Fishing reel sizes: 8000, 10,000 and above
Into the 8000-plus sizes and these are specialist tools for handling big fish in saltwater of the largest of freshwater species. The average 8000-size reel will be able to hold many hundreds of yards of 40-100lb braided main line and offers serious stopping power with drag pressures above 30lb on tap against the run of a medium-size shark or big ray.
Many reel manufacturers now offer a 10,000 size or bigger and these are usually equipped with an even meatier drag to stop large sharks and rays with line capacity approaching 750 yards of 40-80lb braided main line.
Fishing reel sizes: conventional reels
Sizing for some conventional and baitcasting reels sometimes follows a similar format but varies hugely company to company, with the notable exception being for large conventional reels where 20, 30, 50, 80 and 130 represent the range of big game reels from small jigging models, 20, and medium-capacity 30s and 50s, to boat winch-level giants in the 130 bracket. Comparing overall reel weights and line capacity between models often offers a truer view of where it sits in the size range.
What to look out for when choosing a fishing reel
Fishing reel marketing is a minefield of technical claims and baffling terminology, so let’s break down the things that make a good fishing reel in real world terms.
Generally, the more bearings the better, as they offer a smoother operation and bracing in useful parts of the reel when targeting larger fish. Cheaper reels with fewer or cheaper bearings will, generally, feel less smooth. Keep them well lubricated and free of salt and grit by regular washing and good care.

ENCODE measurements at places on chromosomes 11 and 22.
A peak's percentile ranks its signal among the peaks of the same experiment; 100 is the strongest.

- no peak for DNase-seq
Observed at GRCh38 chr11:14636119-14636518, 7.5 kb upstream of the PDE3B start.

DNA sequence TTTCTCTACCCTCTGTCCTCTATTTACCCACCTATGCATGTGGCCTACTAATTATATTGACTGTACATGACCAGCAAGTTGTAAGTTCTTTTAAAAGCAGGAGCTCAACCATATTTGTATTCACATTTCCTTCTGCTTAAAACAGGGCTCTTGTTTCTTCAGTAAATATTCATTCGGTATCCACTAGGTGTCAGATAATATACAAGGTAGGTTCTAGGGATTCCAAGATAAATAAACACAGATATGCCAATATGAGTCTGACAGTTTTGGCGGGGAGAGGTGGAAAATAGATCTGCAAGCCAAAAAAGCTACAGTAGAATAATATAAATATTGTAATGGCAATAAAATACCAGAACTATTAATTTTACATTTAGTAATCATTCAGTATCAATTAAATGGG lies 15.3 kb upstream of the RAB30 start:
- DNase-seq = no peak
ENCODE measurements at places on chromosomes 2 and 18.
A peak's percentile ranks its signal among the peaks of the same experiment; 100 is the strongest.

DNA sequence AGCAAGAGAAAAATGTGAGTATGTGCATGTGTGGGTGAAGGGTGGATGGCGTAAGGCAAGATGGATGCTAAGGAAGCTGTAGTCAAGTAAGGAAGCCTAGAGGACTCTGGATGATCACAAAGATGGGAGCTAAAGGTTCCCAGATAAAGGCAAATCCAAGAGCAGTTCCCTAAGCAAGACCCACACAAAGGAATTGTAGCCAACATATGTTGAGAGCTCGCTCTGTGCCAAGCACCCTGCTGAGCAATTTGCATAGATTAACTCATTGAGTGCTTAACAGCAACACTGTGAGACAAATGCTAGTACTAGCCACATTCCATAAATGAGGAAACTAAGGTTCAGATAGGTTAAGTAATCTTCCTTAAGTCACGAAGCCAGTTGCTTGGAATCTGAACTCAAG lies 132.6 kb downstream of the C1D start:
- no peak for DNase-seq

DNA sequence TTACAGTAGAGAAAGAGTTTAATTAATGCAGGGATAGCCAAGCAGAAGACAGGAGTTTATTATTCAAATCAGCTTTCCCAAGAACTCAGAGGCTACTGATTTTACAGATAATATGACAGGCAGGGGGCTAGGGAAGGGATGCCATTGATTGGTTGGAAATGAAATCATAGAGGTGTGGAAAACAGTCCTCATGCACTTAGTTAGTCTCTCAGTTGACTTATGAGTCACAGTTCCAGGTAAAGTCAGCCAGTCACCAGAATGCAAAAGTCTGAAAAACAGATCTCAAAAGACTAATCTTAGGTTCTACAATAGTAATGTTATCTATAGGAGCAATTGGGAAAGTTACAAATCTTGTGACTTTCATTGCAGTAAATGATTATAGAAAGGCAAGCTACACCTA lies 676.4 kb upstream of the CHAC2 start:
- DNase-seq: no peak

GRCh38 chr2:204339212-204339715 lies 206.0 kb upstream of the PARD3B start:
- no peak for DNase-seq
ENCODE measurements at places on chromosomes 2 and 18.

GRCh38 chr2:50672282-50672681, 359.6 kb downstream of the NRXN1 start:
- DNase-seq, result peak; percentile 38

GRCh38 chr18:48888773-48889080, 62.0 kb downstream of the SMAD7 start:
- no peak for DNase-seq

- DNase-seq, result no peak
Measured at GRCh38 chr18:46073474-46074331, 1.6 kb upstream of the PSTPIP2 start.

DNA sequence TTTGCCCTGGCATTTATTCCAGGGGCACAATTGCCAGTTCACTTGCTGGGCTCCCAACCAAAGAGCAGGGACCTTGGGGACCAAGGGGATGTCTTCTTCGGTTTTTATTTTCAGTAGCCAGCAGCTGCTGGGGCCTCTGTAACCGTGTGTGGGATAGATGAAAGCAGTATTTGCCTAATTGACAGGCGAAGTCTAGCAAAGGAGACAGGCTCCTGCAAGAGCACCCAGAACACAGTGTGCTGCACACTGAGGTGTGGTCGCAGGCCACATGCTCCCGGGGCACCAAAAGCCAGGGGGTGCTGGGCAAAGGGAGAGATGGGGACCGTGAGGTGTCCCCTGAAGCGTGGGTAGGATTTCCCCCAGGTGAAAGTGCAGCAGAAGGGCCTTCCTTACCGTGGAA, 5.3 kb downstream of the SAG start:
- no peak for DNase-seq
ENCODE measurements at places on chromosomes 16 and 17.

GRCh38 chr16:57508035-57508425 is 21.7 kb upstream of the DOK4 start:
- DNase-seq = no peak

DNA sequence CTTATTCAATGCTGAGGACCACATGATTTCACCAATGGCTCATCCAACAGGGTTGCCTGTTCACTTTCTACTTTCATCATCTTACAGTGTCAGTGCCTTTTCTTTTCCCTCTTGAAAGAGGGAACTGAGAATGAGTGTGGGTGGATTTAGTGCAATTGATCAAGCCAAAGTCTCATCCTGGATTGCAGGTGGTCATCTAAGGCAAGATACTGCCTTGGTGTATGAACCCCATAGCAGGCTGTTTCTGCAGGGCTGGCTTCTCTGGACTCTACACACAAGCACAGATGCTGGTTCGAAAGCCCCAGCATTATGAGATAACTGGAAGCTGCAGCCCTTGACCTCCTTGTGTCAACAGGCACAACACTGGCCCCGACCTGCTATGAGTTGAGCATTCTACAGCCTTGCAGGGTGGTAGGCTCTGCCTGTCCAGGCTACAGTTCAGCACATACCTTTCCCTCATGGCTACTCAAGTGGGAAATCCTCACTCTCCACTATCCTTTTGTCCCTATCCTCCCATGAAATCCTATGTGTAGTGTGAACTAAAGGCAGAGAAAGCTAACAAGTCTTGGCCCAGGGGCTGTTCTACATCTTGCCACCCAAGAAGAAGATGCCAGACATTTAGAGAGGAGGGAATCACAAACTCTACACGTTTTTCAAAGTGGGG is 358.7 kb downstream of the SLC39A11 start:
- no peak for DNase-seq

What to look out for when choosing a fishing reel: drag mechanism
The drag refers to the mechanism by which the reel gives line under pressure and is operated in most cases by a dial on the front or rear of the spinning reel, or a lever or star-shaped dial on a conventional reel. Having a smooth and reliable drag is vital because a running fish has to be able to take line from the reel without it locking up (and possibly breaking the line).
When targeting larger fish, a reel that’s able to offer substantial drag pressure without locking up or sustaining heat damage from the friction will tire the fish faster than one that can’t offer the same resistance.
When you hear of someone getting “spooled”, this is often because the reel can’t put enough pressure on to stop a running fish and they simply run out of line before they can stop it. Having a reel with a drag matched to the size of the fish you’re targeting is important, as well as setting it correctly to give line before anything breaks.